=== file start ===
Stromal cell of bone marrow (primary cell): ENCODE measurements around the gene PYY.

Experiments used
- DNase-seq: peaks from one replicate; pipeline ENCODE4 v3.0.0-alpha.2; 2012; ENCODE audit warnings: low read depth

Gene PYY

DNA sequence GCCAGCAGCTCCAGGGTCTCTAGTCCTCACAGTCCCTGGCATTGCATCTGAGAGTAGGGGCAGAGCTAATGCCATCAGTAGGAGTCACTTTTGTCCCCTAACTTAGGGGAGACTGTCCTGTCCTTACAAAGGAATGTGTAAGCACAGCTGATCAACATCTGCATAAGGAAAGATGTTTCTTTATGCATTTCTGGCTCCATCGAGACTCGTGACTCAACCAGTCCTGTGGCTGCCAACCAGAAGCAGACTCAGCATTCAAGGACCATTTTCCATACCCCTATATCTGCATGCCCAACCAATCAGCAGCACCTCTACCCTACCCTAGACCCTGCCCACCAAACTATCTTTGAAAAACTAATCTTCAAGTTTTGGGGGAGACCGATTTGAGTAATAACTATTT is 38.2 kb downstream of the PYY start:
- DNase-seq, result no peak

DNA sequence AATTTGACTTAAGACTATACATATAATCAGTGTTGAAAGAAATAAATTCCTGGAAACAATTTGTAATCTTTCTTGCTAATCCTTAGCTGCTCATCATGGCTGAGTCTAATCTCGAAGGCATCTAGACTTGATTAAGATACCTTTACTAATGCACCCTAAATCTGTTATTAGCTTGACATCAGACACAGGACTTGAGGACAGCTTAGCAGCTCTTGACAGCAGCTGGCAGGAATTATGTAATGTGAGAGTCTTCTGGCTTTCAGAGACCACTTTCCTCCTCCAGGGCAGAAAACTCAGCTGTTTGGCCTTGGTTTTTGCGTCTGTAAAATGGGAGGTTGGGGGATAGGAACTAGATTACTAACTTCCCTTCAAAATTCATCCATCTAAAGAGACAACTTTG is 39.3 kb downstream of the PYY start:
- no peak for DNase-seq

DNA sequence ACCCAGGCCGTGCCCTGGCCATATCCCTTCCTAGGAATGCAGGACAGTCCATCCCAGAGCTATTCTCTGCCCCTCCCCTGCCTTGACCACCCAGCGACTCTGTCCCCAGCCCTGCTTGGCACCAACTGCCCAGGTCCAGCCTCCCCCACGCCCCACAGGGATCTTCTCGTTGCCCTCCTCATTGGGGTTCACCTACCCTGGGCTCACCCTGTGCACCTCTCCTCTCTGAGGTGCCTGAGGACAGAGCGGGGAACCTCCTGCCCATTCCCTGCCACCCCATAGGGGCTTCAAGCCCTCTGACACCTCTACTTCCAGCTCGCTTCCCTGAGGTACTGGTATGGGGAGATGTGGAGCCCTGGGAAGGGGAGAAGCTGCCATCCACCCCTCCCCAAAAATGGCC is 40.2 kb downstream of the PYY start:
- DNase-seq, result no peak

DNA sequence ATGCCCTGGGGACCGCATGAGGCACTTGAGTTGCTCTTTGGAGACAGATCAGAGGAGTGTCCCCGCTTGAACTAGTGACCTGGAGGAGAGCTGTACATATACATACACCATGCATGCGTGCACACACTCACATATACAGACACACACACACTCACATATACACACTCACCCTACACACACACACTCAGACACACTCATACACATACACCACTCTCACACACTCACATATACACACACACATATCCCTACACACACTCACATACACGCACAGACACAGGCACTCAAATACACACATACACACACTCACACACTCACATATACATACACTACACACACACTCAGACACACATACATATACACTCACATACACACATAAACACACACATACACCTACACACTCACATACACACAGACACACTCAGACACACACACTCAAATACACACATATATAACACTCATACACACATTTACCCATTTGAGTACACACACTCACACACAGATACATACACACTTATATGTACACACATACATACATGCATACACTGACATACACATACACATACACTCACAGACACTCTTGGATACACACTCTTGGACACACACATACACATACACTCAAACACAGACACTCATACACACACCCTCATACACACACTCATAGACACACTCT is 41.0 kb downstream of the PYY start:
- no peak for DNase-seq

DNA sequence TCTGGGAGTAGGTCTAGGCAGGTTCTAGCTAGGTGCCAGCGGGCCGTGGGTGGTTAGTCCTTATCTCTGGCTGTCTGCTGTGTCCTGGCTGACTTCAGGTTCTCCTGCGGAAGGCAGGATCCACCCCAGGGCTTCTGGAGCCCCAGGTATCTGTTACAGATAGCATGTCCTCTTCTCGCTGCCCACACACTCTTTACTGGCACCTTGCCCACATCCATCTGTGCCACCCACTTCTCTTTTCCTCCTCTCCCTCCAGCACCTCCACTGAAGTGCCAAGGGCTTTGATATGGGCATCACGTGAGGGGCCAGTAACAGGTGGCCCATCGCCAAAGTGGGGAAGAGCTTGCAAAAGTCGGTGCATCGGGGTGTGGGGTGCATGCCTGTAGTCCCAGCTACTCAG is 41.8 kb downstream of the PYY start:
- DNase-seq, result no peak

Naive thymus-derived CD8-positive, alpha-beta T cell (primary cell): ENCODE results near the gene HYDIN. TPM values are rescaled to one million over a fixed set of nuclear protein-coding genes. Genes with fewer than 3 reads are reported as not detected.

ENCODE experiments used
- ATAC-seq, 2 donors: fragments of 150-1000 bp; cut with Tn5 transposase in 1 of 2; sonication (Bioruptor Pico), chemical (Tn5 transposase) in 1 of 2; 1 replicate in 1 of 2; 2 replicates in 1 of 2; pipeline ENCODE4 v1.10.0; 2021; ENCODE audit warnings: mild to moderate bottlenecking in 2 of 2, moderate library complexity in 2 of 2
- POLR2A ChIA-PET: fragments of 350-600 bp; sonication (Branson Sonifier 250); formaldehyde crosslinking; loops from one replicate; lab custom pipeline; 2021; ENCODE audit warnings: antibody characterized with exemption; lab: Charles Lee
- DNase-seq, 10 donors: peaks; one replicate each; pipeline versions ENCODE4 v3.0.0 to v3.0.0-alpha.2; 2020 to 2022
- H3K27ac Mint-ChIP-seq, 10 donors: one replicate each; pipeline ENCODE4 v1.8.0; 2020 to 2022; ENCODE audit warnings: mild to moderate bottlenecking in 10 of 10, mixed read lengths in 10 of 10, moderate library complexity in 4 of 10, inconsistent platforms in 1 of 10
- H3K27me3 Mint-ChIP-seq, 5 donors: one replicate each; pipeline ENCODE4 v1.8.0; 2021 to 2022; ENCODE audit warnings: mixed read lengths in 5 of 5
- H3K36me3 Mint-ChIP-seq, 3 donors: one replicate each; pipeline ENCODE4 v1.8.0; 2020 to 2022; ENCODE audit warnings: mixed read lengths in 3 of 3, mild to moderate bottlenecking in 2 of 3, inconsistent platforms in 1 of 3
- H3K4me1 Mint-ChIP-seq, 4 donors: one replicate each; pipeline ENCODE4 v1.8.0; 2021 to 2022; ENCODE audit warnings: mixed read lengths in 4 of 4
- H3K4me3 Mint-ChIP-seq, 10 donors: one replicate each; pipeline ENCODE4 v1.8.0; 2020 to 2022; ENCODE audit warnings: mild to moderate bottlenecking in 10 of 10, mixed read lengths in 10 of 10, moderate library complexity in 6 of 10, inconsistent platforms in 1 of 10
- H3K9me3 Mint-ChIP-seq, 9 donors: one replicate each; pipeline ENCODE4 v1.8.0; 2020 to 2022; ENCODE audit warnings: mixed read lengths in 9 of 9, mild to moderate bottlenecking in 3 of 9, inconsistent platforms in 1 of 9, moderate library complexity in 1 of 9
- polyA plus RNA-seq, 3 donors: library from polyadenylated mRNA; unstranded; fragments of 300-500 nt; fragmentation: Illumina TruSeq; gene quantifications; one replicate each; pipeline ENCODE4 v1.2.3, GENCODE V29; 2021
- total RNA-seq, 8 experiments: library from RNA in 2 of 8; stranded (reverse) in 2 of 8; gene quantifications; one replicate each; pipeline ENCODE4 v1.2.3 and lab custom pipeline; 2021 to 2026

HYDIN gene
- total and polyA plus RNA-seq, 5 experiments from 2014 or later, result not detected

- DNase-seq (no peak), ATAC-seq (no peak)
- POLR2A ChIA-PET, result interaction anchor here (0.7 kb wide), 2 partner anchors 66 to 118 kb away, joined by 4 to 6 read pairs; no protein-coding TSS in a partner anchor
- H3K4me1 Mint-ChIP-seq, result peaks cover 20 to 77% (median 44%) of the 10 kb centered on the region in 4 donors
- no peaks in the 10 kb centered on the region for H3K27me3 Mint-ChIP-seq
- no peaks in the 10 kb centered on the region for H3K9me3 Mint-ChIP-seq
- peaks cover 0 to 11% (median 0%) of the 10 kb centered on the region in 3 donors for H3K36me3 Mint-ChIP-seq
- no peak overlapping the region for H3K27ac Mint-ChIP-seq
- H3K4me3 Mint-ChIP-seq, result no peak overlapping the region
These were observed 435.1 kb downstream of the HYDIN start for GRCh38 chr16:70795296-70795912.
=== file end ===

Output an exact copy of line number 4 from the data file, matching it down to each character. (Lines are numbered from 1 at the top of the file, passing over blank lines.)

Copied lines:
Gene PYY